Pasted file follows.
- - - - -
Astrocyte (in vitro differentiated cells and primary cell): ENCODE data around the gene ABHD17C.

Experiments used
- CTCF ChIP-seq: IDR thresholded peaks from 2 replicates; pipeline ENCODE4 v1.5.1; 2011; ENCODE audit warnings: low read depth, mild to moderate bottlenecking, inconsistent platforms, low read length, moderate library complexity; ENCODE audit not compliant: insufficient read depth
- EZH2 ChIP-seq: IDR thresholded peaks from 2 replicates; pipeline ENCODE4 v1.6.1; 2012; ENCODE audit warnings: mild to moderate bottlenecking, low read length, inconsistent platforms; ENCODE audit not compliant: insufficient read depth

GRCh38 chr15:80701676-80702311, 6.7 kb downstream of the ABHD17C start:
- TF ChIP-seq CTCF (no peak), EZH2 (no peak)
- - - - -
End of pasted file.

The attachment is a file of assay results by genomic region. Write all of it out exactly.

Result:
Astrocyte (in vitro differentiated cells and primary cell): ENCODE data around the gene ABHD17C.

Experiments used
- CTCF ChIP-seq: IDR thresholded peaks from 2 replicates; pipeline ENCODE4 v1.5.1; 2011; ENCODE audit warnings: low read depth, mild to moderate bottlenecking, inconsistent platforms, low read length, moderate library complexity; ENCODE audit not compliant: insufficient read depth
- EZH2 ChIP-seq: IDR thresholded peaks from 2 replicates; pipeline ENCODE4 v1.6.1; 2012; ENCODE audit warnings: mild to moderate bottlenecking, low read length, inconsistent platforms; ENCODE audit not compliant: insufficient read depth

GRCh38 chr15:80701676-80702311, 6.7 kb downstream of the ABHD17C start:
- TF ChIP-seq CTCF (no peak), EZH2 (no peak)